Brett Turner, a recent master’s postgraduate in Industrial Digitalisation at Manchester Metropolitan University, used his internship as a platform to start his career.

With his academic expertise in 3D printing, he was matched with Lowlife Products, a manufacturer of aftermarket elevating roofs and furniture for leisure vehicles.

The Macclesfield-based SME retrofits 200 vans each year with its Stealth roof design and wanted to adopt 3D laser scanning technology to develop new products.

Brett said: “The internship experience was incredibly valuable simply because I had the chance to see how a manufacturing SME works from the inside. Up until the end of my master’s degree, everything had been theoretical. I’d never had the opportunity to go out on-site and see how things were run in real life. It provided invaluable insight.”

Brett said the real-life manufacturing experience at Lowlife Products helped him secure a job.

“My digital technology internship placement through Made Smarter proved to be a crucial stepping- stone into employment for me,” he said. “I honestly wouldn’t be where I am today without it! It really was a great thing to be part of.”

Alex Taylor, a recent master’s graduate in Intelligence Systems from De Montfort University Leicester is hoping to secure a job after impressing at Kendal Nutricare, based in Cumbria, a manufacturer of nutrition products including infant formulas and baby cereals.

He was able to apply his knowledge of Artificial Intelligence (AI) and machine learning to his internship project work.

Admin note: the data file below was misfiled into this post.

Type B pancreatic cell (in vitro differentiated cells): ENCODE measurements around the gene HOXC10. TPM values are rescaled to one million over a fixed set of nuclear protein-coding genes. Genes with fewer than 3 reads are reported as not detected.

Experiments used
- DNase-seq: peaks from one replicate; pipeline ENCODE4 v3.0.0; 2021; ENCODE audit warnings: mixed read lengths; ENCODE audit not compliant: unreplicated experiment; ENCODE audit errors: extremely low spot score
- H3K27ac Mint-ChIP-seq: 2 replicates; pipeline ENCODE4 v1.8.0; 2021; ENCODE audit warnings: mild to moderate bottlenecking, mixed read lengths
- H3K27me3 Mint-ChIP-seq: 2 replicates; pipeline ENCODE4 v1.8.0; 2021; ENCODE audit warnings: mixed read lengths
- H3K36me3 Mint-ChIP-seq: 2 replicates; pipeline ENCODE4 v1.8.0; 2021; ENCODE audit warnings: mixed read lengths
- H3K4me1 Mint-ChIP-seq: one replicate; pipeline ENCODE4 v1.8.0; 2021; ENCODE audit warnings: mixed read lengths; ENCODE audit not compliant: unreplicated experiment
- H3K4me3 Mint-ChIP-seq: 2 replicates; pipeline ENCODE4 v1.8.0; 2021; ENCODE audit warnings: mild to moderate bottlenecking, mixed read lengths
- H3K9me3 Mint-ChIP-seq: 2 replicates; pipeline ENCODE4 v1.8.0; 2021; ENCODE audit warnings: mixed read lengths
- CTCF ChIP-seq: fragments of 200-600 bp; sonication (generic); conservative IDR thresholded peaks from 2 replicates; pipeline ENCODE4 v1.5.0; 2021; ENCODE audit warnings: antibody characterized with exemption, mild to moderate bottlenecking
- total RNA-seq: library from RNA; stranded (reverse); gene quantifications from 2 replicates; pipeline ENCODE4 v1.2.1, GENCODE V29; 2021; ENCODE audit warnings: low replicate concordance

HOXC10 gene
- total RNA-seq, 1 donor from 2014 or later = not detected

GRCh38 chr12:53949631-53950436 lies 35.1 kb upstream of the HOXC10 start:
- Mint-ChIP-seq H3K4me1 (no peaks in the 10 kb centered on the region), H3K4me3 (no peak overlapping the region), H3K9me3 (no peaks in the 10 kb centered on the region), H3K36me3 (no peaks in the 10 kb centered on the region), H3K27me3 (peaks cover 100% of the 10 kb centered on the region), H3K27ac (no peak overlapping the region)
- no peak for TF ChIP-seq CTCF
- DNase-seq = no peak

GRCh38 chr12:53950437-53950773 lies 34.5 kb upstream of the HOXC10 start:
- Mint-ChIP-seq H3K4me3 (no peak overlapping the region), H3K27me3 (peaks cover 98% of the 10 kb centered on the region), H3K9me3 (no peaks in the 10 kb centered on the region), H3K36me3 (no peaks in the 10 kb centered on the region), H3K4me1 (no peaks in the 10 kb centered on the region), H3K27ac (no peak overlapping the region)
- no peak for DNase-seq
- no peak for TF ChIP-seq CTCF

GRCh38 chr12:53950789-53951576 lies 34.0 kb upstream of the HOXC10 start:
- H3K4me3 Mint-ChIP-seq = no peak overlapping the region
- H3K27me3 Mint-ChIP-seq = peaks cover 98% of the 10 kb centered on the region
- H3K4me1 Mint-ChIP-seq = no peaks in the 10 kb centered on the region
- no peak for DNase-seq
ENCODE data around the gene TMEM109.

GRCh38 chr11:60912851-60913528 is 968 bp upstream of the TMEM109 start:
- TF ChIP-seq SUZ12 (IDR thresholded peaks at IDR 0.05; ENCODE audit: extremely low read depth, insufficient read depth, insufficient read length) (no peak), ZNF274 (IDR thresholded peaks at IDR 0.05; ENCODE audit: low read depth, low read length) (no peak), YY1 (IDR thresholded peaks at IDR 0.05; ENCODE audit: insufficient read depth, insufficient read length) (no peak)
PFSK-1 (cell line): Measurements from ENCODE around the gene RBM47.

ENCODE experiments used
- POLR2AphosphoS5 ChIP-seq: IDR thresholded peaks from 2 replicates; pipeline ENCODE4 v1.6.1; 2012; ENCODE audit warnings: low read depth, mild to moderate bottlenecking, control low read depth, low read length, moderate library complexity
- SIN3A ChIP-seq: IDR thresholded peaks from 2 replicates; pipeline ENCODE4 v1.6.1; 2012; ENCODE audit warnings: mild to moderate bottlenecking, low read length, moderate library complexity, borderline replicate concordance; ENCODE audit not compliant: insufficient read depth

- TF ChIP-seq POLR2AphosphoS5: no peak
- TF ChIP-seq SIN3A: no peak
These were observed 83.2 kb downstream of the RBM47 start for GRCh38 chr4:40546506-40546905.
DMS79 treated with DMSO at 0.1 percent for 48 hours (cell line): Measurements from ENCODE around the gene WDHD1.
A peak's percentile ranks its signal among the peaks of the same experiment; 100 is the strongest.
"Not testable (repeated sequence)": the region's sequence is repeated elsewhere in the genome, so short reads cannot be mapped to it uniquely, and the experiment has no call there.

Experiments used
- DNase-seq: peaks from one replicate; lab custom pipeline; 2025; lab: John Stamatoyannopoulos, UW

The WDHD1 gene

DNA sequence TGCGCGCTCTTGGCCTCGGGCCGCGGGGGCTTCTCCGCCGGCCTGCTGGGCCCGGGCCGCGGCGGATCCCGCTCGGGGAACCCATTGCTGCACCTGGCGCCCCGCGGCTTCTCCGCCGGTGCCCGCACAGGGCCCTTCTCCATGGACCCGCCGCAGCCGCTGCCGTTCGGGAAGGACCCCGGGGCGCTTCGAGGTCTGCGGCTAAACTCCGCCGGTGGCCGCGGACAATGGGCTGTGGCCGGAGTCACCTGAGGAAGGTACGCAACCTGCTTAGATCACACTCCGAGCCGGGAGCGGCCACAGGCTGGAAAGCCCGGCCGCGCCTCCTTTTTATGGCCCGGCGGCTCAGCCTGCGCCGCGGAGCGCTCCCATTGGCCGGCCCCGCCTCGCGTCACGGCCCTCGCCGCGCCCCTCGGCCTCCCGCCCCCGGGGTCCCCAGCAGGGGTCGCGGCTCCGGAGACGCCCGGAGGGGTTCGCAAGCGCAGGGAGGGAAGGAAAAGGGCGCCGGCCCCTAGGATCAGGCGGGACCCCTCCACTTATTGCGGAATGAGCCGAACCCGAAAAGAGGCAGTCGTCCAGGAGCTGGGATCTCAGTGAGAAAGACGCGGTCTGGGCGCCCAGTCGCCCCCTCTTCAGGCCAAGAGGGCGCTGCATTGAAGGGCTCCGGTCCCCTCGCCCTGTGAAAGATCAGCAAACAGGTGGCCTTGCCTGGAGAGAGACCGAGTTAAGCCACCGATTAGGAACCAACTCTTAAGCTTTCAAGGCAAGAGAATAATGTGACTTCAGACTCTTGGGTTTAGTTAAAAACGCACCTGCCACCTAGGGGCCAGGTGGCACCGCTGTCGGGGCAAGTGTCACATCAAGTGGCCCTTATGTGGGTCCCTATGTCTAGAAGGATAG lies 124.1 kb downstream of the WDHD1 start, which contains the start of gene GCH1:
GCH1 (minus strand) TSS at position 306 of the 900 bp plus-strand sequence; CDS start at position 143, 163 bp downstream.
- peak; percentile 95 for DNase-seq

Alex, 22, who is originally from Kendal, said: “The biggest benefit to me was getting real first-hand work experience outside of the classroom.

"I was able to apply my skills and knowledge to a variety of projects and help the business achieve real results which was hugely satisfying. I really feel like a valued member of the team.

"So often internships require a significant sacrifice from a student or post graduate where you are working effectively for free to get that experience on your CV. With Made Smarter you get paid, which really take the pressure off and feels much more like a real job.”

Made Smarter - the industry-led, government-backed national movement - has a wealth of small and medium-sized businesses looking to take on digital technology interns.

Donna Edwards, programme director for Made Smarter, said: “It has been fantastic to see so many talented students and graduates helping to realise the technology ambitions of many of the North West’s SME manufacturers.

“It’s a win-win for the interns and manufacturers. Students and graduates gain industry knowledge, transferable skills and real-life experience, while being paid the national living wage, and businesses can benefit from a fully funded digital native to help them to understand how new technology can transform production.

“Internships and work placements are a vital tool for students making that transition from university to employment.

“The coronavirus pandemic has resulted in a significant reduction in the number of opportunities, and a lot of uncertainty as to what will be available in the future.

“Made Smarter has been successful in linking digital technology interns to manufacturers all over the North West and I would encourage undergraduates in their second and third year, postgraduates at any stage of their course and recent graduates from any UK university to register their interest.”

For more information visit www.madesmarter.uk/digitalinternships

.